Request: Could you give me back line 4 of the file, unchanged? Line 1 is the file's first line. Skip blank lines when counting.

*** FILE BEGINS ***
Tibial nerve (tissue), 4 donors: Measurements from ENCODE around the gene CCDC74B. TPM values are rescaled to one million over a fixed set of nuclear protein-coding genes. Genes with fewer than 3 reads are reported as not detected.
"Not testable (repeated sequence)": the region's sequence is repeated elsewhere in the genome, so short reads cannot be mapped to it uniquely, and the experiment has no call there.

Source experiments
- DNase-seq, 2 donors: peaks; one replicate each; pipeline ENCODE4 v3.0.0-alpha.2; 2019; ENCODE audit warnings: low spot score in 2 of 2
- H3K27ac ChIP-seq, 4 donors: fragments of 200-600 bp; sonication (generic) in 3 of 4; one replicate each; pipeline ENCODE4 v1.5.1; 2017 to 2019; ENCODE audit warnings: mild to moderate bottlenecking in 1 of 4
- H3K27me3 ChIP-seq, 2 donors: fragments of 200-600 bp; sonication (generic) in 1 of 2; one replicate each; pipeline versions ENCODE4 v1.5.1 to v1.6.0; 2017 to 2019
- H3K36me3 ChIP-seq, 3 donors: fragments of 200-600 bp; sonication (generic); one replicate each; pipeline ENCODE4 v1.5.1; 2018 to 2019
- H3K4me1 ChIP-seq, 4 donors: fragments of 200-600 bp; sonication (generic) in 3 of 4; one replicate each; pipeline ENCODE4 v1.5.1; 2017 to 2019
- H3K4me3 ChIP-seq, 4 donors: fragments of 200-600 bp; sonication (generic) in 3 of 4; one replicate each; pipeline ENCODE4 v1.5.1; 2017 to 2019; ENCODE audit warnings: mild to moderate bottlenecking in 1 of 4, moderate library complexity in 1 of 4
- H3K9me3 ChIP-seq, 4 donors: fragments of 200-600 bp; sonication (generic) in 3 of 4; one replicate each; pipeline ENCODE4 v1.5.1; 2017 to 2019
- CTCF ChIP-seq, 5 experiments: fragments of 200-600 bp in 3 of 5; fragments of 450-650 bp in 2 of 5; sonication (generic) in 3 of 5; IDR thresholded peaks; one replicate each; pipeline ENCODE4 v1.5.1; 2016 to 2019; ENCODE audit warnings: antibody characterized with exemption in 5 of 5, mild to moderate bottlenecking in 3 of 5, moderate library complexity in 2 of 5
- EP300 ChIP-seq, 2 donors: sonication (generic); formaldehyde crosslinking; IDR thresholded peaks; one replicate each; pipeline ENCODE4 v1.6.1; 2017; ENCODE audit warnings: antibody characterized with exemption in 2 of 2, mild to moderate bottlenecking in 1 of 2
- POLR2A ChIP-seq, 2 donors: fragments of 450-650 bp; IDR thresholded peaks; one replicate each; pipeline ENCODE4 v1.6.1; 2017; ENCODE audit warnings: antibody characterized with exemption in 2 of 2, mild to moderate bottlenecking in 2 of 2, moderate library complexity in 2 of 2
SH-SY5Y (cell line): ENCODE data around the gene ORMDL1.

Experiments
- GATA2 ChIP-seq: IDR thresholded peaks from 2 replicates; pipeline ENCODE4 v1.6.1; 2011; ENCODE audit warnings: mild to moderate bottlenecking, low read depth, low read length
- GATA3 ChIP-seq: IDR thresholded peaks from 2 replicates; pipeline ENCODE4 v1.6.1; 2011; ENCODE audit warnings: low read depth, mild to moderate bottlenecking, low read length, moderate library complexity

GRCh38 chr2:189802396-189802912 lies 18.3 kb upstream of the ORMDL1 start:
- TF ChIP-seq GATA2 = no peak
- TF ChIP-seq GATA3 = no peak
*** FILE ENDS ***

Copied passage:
- DNase-seq, 2 donors: peaks; one replicate each; pipeline ENCODE4 v3.0.0-alpha.2; 2019; ENCODE audit warnings: low spot score in 2 of 2